On this day in music history: October 16, 1976 – “Johnny The Fox”, the seventh studio album by Thin Lizzy is released. Produced by John Alcock, it is recorded at Musicland Studios in Munich, Germany, Ramport Studios in Battersea, London, UK and Olympic Studios in Barnes, London, UK in August 1976. The band begin work on the album while lead singer and bassist Phil Lynott is recovering from a bout of hepatitis, causing the band to abort a tour of the US for the “Jailbreak” album. Lynott composes the songs while in the hospital with an acoustic guitar. Thin Lizzy decides to record in Germany rather than in the UK for tax purposes, but return home to the UK after only two weeks when the band members have disagreements over musical direction. The album spins off two singles including the title track that later becomes a staple in Hip Hop culture when its opening drum break becomes a favorite of DJ’s and B-Boys. The album is remastered and reissued on CD in 1996, with an expanded double CD deluxe edition released in Europe and Japan in 2011. The first CD contains the original ten track album, with the second disc featuring remixes, previously unreleased tracks and live performances recorded for the BBC in November of 1976. It is also reissued as a 180 gram vinyl LP in 2011 on the Back On Black label, and by Mercury Records in 2014. “Johnny The Fox” peaks at number eleven on the UK album chart, and number fifty two on the Billboard Top 200.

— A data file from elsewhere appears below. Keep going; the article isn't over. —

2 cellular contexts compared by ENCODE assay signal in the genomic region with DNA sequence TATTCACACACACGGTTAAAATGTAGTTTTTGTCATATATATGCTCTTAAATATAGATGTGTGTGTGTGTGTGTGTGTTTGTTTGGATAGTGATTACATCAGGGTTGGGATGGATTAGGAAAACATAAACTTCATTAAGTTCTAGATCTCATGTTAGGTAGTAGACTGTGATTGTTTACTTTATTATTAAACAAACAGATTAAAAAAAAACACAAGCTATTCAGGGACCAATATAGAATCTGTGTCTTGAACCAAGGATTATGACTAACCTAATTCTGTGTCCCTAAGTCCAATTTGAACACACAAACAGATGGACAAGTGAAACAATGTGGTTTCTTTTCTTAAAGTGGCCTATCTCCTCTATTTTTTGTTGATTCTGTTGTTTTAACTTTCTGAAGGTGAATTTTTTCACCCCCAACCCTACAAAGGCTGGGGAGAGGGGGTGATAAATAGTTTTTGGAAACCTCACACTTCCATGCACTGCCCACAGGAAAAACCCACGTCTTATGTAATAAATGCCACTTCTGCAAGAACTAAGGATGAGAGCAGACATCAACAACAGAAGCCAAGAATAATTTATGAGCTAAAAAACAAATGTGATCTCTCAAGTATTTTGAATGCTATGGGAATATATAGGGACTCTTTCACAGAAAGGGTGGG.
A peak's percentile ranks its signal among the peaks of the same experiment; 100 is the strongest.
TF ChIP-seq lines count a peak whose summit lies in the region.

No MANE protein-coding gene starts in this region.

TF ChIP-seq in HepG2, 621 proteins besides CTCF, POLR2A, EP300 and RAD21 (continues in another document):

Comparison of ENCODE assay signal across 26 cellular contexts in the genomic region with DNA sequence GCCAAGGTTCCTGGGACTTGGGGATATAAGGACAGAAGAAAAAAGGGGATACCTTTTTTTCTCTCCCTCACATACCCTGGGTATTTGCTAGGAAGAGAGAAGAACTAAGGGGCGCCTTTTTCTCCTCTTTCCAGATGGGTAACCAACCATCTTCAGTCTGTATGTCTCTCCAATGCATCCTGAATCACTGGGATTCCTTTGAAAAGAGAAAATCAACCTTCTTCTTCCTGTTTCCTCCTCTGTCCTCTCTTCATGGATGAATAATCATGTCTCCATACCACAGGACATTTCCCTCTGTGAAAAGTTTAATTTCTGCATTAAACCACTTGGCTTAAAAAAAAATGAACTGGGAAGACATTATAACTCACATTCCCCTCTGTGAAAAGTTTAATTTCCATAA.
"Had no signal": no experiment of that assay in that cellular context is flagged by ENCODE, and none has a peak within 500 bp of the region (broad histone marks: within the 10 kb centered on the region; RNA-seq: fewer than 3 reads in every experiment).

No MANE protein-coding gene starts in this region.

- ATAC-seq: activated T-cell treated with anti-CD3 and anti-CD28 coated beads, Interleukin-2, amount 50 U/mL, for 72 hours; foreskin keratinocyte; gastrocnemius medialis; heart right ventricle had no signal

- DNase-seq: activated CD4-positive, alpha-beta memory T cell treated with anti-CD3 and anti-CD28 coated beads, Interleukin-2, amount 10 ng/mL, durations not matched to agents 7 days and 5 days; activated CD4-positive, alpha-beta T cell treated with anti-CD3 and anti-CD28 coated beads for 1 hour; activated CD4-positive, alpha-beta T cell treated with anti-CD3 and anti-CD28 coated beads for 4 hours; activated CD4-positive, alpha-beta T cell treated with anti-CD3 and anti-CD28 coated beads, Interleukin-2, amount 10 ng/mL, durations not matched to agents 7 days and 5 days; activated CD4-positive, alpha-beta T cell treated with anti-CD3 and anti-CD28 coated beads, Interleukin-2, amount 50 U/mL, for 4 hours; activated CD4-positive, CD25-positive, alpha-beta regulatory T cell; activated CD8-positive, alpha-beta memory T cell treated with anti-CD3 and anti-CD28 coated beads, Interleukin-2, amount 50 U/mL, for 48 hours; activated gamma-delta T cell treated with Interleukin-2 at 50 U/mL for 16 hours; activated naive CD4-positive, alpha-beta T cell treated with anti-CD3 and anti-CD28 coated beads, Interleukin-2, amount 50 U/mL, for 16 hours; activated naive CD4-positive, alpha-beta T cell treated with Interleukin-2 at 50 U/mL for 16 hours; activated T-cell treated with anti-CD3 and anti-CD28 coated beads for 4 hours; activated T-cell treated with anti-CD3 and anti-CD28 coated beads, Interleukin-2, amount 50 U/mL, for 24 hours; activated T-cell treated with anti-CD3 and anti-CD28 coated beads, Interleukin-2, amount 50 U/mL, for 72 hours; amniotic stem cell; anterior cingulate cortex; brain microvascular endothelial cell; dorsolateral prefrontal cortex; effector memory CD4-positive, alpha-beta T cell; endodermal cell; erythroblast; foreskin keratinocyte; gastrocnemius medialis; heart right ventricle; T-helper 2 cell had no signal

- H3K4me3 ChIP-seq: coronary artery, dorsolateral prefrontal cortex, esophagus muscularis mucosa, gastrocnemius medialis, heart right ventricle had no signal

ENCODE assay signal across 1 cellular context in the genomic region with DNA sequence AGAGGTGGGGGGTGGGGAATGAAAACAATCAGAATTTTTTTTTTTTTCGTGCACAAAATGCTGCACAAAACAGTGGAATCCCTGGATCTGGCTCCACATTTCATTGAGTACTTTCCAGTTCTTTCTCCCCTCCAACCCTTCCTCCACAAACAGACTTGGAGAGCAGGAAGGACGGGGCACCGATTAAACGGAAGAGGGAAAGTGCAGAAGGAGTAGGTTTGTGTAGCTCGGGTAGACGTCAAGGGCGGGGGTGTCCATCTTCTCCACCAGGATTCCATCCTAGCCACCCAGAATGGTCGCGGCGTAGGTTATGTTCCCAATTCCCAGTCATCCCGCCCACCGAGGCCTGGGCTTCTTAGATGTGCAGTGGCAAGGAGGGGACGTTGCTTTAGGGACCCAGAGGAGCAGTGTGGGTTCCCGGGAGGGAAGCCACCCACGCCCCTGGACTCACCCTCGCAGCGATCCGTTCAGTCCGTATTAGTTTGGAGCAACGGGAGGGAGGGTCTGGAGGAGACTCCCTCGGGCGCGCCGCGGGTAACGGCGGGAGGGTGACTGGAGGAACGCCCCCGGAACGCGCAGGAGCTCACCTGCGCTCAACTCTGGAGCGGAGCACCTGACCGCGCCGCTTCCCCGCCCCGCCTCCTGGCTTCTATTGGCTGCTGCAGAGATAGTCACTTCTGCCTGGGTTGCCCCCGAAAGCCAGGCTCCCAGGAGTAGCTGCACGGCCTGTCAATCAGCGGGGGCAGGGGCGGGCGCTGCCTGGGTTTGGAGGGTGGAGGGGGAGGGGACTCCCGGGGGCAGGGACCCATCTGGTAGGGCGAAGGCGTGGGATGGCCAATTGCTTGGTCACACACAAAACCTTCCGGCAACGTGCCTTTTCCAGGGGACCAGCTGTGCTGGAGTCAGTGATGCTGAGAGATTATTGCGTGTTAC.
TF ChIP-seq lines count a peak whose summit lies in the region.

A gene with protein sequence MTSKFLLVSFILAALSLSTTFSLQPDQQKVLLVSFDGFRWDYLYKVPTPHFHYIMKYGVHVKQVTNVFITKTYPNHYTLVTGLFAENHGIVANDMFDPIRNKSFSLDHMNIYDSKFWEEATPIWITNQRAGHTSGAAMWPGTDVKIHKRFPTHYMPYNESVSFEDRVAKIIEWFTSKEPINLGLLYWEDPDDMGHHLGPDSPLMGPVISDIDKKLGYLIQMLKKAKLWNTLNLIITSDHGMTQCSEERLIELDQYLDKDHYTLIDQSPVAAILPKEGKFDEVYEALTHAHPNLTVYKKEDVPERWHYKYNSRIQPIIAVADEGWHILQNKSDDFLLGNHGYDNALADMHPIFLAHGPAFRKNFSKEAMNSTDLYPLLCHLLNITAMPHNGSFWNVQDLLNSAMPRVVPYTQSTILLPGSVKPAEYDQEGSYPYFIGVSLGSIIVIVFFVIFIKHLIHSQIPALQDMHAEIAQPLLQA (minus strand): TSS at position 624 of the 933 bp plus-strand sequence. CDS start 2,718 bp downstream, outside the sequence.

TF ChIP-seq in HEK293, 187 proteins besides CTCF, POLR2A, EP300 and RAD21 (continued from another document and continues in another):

On this day in music history: October 16, 1970 – “Jesus Christ Superstar – A Rock Opera” is released (US release is on October 30, 1970). Produced by Andrew Lloyd Webber and Tim Rice, it is recorded at Olympic Studios, Advision Studios, Island Studios and Sport Production Studios in London from October 10, 1969 and Early – Mid 1970. Meeting each other in 1965, Webber and Rice find they share an interest in musical theater, and begin writing songs. Their first works are “The Likes Of Us” and “Joseph And The Amazing Technicolor Dreamcoat”. Having written “Joseph” as musical re-telling of the biblical prophet, they mount an even more ambitious project. The pair write a rock opera about the last week in the life of Jesus.The idea initially has no interest from producers. The inspiration for “Jesus Christ Superstar” comes from the Bob Dylan song “With God On Our Side”, mentioning the savior’s betrayal by Judas Iscariot. The melody for “Superstar” comes to Webber while sitting in a restaurant. Hearing of a singer and actor named Murray Head, they approach him about singing the role of Judas and he accepts. After several rejections, Decca/MCA Records gives them the money to record “Superstar” as a single. It features members of Joe Cocker’s group The Grease Band, (Henry McCullough, Neil Hubbard, Alan Spenner, and Bruce Rowland), with a full orchestra and the Trinidad Singers. The executives at MCA initially object to its release, but eventually give their approval. Released on November 21, 1969 (US on December 1, 1969), it peaks at #47 on the UK chart, and #74 on the US pop chart. However, it hits #1 in Holland and makes the top ten in other countries. It inspires Decca to green light the full album. Deep Purple lead singer Ian Gillan is cast as Jesus, along with Yvonne Elliman as Mary Madgalene, Barry Dennen as Pontius Pilate, Victor Brox as Caiaphas, The High Priest, and Manfred Mann lead singer Mike d’Abo as King Herod. Working on a very tight budget, they offer everyone a percentage of future royalties, rather than a flat session fee. Many accept the offer except Elliman, who is paid £100 (but is later given royalties by the composers). The double album is a huge success, in spite of some outcry that it is blasphemous. The original UK LP is issued with a sleeve, that unfolds into the shape of a star. The US LP is first released as a box set (revised to a gatefold), emblazoned with the now iconic “praying angels” logo, and packaged with a 28 page libretto. “Superstar” (#14 Pop) is reissued, followed by “I Don’t Know How To Love Him” (#28 Pop). The latter is out charted by a cover version by Helen Reddy. The album becomes the launch pad for the long running musical, and for a hit film in 1973, cementing its pop cultural status. “Jesus Christ Superstar” spends three weeks (non-consecutive) at number one on the Billboard Top 200, and is certified Gold in the US by the RIAA.